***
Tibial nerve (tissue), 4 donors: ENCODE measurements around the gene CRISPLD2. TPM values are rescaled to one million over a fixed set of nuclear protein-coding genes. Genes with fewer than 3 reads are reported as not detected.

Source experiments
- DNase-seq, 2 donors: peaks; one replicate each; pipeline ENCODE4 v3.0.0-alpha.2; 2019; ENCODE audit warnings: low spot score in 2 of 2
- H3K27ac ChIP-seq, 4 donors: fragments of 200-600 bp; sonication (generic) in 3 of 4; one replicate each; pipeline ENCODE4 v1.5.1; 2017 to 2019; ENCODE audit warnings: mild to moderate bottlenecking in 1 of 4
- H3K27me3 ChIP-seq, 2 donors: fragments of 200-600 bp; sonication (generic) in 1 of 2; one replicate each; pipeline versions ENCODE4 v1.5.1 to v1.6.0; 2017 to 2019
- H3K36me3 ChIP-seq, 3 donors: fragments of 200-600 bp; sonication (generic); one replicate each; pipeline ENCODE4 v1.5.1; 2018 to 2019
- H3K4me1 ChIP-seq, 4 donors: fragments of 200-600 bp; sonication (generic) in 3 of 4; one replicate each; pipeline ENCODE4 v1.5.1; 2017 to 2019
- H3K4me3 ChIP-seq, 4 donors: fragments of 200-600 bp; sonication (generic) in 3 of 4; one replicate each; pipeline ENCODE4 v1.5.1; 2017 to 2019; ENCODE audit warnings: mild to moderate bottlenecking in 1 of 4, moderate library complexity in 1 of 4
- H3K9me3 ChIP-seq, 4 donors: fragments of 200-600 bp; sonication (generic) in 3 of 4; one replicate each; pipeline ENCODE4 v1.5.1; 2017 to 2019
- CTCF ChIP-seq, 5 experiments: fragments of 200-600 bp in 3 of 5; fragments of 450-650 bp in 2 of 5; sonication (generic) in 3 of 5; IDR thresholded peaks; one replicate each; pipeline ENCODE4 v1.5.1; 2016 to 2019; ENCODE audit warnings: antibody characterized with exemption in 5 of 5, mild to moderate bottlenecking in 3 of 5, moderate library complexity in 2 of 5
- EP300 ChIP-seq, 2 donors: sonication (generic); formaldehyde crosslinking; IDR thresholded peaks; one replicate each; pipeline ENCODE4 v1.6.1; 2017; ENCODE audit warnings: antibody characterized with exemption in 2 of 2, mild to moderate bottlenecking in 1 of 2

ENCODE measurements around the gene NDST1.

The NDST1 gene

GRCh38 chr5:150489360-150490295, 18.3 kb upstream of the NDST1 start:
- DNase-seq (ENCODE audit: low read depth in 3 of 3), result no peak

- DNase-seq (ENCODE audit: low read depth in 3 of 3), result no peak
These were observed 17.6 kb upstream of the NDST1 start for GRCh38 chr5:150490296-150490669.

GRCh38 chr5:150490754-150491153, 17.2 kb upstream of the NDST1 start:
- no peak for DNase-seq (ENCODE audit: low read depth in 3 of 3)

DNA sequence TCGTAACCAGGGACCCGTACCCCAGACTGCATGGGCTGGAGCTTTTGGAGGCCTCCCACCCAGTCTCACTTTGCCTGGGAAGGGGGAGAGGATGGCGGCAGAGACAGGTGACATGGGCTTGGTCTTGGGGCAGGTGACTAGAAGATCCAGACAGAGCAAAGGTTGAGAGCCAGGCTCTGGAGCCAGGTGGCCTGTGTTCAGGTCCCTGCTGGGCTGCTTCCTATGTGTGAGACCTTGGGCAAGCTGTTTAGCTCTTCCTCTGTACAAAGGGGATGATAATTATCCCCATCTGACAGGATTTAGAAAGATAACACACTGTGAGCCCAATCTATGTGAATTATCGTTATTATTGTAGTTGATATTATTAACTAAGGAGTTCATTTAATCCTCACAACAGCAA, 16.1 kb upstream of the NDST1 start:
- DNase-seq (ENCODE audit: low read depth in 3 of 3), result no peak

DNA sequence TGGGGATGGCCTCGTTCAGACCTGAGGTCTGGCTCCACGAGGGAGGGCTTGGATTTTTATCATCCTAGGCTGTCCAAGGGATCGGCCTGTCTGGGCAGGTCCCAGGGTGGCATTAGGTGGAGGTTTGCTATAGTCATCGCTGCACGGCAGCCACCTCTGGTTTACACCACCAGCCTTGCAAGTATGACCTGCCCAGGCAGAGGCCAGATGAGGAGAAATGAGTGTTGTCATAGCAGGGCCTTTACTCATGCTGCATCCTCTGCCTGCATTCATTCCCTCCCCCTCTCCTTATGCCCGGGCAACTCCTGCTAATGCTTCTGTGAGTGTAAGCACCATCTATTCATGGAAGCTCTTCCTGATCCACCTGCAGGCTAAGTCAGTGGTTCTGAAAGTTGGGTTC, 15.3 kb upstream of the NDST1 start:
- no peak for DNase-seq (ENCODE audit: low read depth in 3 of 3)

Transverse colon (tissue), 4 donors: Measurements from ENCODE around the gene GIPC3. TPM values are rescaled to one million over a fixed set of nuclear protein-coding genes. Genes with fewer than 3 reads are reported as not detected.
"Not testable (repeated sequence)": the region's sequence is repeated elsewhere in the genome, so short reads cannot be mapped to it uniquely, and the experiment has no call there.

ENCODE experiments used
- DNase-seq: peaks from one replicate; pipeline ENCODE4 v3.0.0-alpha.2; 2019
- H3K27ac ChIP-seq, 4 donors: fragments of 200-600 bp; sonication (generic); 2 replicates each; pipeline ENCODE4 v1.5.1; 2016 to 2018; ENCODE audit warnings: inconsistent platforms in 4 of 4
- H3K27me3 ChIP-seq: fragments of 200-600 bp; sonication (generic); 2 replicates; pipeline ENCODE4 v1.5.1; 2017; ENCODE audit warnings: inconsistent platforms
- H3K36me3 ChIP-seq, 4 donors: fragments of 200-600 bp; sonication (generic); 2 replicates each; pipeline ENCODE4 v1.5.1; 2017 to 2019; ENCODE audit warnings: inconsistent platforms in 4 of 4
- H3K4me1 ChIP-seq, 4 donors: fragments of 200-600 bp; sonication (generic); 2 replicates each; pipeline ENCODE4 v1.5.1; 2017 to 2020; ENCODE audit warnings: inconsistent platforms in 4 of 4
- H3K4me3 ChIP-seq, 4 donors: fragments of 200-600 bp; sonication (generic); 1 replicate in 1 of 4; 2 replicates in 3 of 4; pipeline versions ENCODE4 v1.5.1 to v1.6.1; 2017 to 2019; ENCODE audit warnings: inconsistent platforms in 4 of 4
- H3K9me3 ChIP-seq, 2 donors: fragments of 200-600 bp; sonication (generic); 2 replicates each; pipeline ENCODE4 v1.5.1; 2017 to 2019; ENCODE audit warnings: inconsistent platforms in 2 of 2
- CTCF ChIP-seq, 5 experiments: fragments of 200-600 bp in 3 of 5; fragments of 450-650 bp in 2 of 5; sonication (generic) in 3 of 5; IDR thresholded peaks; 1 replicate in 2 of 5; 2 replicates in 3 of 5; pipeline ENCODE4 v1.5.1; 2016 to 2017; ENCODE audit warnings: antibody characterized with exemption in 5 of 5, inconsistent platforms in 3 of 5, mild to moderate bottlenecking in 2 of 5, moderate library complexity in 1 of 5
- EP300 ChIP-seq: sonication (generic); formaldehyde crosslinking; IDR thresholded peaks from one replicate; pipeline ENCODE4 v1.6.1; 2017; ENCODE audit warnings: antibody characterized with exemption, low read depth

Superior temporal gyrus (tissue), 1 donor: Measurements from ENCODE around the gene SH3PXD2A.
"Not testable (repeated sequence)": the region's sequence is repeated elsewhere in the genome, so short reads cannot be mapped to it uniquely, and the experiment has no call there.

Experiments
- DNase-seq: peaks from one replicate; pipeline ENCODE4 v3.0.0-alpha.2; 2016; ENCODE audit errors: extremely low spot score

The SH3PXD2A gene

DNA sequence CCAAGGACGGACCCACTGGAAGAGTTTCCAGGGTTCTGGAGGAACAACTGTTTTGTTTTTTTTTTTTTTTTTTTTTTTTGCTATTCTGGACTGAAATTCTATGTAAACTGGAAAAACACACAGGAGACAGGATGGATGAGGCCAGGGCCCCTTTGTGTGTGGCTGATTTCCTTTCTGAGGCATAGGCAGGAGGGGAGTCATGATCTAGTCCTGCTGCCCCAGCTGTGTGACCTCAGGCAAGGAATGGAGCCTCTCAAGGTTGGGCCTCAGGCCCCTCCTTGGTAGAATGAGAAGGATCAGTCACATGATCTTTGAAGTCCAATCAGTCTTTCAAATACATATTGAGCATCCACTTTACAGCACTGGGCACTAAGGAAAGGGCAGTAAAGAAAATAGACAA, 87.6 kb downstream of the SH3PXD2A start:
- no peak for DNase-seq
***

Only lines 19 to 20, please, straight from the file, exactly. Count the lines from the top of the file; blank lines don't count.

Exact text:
- no peak for DNase-seq (ENCODE audit: low read depth in 3 of 3)

DNA sequence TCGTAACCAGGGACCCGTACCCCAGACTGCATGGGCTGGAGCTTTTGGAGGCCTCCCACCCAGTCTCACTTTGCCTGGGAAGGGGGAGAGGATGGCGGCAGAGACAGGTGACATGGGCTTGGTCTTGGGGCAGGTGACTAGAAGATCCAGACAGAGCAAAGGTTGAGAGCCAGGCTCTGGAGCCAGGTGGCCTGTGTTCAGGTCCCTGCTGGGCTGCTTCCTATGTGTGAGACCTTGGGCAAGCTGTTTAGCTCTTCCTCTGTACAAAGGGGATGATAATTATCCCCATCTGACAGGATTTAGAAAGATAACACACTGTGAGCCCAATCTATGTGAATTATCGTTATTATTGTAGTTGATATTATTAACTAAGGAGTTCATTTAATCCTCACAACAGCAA, 16.1 kb upstream of the NDST1 start: